I’ve ranted from time to time (here, here and here) about Universal Studios’ failure to capitalize or even understand its valuable legacy of monster movies. After enjoying recent triumphal depictions of longstanding-cultural genre icons (Captain America: Winter Soldier and Godzilla) I got to thinking about where Universal Studios is going wrong with its obvious strategy of trying to convert Frankenstein, The Mummy, Dracula, and The Wolfman into an Avengers-style franchise complete with spin-offs, giant team-up movies, and possible theme park rides. Their central mistake: treating monsters like superheroes.
Let’s start by making a list of the five best monster movies of all time – excluding giant monster movies like Godzilla or The Beast from 20,000 Fathoms. In my opinion these are the five:
What do all these films have in common?
First of all, each one features memorable, masterful depictions of the monster(s) in question. In fact, they are all touchstones or masterpieces of makeup design. One of the many failings of Van Helsing is that the monsters were either stupid looking (Frankenstein’s see-through, electric skull cap) or overly familiar (the CGI werewolves) Any attempt to re-boot classic monsters needs to retain or enhance those designs that were key to their enduring popularity.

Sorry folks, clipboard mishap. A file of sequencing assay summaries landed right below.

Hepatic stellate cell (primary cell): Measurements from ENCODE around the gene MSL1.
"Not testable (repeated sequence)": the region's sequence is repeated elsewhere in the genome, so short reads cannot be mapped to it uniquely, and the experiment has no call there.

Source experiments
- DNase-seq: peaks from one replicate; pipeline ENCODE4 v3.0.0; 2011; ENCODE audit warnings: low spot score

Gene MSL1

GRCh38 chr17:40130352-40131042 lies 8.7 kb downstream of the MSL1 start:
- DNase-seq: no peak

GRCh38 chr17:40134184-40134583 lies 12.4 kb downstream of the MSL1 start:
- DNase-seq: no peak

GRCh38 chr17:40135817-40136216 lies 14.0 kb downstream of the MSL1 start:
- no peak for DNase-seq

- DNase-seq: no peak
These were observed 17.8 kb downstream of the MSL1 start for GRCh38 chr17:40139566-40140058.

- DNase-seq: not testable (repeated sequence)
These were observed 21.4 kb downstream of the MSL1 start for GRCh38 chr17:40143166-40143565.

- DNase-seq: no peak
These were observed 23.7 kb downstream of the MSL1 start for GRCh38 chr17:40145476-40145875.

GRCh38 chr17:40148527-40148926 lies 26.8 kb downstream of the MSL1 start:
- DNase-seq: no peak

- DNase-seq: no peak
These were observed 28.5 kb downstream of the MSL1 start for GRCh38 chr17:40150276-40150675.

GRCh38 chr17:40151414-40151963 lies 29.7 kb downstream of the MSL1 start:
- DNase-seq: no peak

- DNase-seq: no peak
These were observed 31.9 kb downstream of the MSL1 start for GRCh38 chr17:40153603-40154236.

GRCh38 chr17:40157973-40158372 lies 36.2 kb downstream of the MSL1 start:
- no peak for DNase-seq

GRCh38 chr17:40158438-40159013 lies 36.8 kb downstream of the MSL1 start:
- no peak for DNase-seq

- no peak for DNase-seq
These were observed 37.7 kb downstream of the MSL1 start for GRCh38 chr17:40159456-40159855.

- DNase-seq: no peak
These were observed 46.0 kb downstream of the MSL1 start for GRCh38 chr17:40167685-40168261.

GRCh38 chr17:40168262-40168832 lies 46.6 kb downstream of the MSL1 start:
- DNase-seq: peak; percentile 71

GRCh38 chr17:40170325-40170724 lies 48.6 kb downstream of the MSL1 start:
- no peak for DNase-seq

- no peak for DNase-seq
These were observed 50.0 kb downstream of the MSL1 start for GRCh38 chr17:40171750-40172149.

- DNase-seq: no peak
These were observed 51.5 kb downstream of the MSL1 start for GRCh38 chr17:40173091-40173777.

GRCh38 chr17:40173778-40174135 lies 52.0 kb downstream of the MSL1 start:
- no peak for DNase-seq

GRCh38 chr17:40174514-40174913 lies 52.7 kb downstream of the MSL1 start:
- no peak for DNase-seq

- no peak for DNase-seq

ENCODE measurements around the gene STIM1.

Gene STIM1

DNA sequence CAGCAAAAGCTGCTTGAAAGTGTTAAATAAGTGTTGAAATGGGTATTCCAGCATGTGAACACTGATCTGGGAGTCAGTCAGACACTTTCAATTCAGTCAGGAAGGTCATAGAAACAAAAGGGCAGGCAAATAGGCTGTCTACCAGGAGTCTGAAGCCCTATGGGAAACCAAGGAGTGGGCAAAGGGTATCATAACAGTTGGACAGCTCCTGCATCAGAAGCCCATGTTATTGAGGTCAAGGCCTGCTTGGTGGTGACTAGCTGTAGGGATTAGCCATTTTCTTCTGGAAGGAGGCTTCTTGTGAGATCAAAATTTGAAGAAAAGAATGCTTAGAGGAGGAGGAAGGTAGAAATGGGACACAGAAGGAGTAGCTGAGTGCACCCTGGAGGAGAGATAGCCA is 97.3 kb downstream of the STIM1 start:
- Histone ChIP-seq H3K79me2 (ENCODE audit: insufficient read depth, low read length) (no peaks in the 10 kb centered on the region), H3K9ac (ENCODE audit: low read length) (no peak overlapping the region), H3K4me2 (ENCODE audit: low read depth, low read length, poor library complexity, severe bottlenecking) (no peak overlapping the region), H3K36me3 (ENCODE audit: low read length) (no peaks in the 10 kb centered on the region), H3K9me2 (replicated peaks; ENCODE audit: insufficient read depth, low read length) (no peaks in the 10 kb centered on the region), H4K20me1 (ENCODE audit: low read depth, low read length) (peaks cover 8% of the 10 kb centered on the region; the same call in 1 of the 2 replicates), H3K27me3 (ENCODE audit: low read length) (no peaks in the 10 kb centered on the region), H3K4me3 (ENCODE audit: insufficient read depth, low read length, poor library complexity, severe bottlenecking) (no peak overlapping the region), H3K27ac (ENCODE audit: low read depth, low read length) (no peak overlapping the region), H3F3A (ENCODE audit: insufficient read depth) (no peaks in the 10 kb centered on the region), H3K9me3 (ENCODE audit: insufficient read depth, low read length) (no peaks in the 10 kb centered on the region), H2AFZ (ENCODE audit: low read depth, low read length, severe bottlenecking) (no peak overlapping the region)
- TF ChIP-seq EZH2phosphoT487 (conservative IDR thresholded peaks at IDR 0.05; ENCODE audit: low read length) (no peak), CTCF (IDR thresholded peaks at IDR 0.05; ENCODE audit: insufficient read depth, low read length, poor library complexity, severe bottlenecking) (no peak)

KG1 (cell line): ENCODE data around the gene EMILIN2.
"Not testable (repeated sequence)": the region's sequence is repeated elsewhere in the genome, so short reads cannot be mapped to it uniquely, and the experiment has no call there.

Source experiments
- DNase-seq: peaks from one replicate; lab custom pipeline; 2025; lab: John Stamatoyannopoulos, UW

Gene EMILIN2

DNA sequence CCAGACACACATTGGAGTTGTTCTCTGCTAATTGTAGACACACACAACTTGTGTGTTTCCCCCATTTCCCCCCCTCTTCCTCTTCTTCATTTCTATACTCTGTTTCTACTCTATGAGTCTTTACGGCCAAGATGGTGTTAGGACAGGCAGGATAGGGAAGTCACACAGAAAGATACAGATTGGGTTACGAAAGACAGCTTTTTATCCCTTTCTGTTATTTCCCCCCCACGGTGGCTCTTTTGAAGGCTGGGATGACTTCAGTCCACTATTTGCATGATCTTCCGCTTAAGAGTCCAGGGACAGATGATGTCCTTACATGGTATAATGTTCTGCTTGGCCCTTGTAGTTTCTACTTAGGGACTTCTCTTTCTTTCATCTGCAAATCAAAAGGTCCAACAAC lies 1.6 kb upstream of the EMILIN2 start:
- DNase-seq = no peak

Rule 1: Monsters must look cool.
Second, four out the five do not speak, and in The Bride of Frankenstein, having the monster speak was new to the character, a change criticized by Boris Karloff himself. In each case, the story is told from the viewpoint of someone other than the monster. Sure, Larry Talbot is the protagonist of The Wolfman, but his alter-ego is as much of a threat to him as it is to the general population. By removing the monster from the viewpoint role and denying them participation in dialog, filmmakers distance them from the audience.
Rule 2: Monsters aren’t human.
Third, all monsters are hostile to humanity, even the sometimes sympathetic Frankenstein Monster. Every monster in every monster movie kills people.
Rule 3: Monsters are never the good guys, even though you may root for them.